Six-axis Robot Turns 3D Printing Into an Art Form

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A project at the Centre for Fine Print Research (CFPR) is looking at 3D printing from a totally different angle

Automation

Six-axis Robot Turns 3D Printing Into an Art Form
Six-axis Robot Turns 3D Printing Into an Art Form

A project at the Centre for Fine Print Research (CFPR) is looking at 3D printing from a totally different angle - where the emphasis is placed on meaningful expression, rather than the accurate reproduction of digital data. A flexible Mitsubishi Electric MELFA RV-7FLM articulated arm industrial robot is at the centre of the project.

Additive Manufacturing (3D printing) is increasingly being used in the manufacturing industry for prototyping, low volume manufacture and for making items with complex shapes which cannot easily be reproduced by other means. The main challenge is posed by complex geometry; when an object is to be fabricated, the shape must be broken down into a series of machine tool paths that will accumulate material by building up layers in a stable and reliable way. For this reason, 3D printing is generally a very precisely controlled process, both in terms of the type of movement (steady acceleration and velocity) and the deposition of materials. In industrial applications, material is deposited or fused in small quantities. The machines are accordingly operated in a logical, numerical way, just as in CNC machining.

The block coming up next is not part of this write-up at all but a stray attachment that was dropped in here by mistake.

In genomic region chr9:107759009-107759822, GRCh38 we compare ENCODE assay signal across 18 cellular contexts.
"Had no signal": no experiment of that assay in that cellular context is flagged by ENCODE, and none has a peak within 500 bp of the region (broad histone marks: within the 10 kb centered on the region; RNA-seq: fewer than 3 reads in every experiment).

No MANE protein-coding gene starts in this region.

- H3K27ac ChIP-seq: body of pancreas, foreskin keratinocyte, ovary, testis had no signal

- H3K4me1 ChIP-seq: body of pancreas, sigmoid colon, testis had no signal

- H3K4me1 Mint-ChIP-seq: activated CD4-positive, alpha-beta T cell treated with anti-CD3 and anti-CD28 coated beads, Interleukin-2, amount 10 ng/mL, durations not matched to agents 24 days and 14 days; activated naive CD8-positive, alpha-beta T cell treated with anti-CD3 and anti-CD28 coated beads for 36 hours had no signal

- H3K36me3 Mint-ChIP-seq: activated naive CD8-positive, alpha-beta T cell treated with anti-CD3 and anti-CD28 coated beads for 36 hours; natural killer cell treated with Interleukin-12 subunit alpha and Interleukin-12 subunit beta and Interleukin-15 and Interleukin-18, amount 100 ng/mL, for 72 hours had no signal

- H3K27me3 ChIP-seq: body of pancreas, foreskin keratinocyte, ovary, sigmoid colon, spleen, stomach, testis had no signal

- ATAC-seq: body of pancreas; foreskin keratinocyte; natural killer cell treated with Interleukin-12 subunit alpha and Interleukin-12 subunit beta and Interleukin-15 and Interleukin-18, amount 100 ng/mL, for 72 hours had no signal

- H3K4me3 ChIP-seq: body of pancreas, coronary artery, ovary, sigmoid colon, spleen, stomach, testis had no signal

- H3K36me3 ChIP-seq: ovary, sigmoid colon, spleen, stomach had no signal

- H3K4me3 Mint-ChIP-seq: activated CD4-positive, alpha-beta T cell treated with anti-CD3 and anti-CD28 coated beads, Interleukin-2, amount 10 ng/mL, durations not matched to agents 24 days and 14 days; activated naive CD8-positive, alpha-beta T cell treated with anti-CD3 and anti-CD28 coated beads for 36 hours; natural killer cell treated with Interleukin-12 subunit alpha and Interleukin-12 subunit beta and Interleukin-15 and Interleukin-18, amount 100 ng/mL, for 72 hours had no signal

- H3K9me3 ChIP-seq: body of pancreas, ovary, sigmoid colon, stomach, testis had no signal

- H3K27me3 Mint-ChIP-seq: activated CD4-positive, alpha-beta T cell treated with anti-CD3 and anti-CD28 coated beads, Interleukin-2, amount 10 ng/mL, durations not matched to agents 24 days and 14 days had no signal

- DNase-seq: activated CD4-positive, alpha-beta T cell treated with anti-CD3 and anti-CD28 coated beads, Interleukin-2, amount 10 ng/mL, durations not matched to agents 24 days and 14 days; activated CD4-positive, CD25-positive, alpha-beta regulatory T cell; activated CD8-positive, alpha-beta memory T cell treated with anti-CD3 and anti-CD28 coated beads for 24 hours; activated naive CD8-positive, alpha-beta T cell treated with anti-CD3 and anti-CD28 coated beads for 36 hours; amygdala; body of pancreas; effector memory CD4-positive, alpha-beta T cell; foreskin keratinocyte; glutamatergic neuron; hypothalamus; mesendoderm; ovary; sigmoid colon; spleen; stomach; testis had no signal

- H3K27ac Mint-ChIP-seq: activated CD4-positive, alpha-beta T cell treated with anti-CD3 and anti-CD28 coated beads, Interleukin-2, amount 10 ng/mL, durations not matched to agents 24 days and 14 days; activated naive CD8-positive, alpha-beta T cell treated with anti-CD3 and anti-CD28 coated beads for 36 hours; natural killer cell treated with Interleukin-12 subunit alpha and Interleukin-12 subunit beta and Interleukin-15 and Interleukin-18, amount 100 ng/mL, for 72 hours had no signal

Conversely, the Centre for Fine Print Research (CFPR) project is looking at 3D printing from the viewpoint of the Arts, where the emphasis is placed on meaningful expression. A good analogy to the project would be the potter’s wheel, where the artist works in direct contact with clay and with an intimate understanding of the constraints of working the material and the wheel in synergy. Here, the artist is able to express something with the material, often pushing the material to its limits, for example by generating sweeping elegant forms, or revealing new material qualities, such as translucency.
Using a printer in ‘unusual ways’ means moving beyond simply using CAD models and slicing algorithms, as these are too automated. By writing proprietary software, it is possible to develop printing methods from the point of view of how the material can be expressively played with. In order to achieve this shifted perspective, the project is using a Mitsubishi Electric MELFA RV-7FLM robot arm to research technologies and techniques to sense and manipulate materials in a dynamic way, rather than deposit them in fixed, rigid or ‘machine-like’ ways.

Posted on October 13, 2017 - (952 views)
Mitsubishi Electric Corporation, Factory Automation Systems Group
2-3-7 Marunouchi, Chiyoda-Ku
100-8310 Tokyo - Japan
+81-3-32186513
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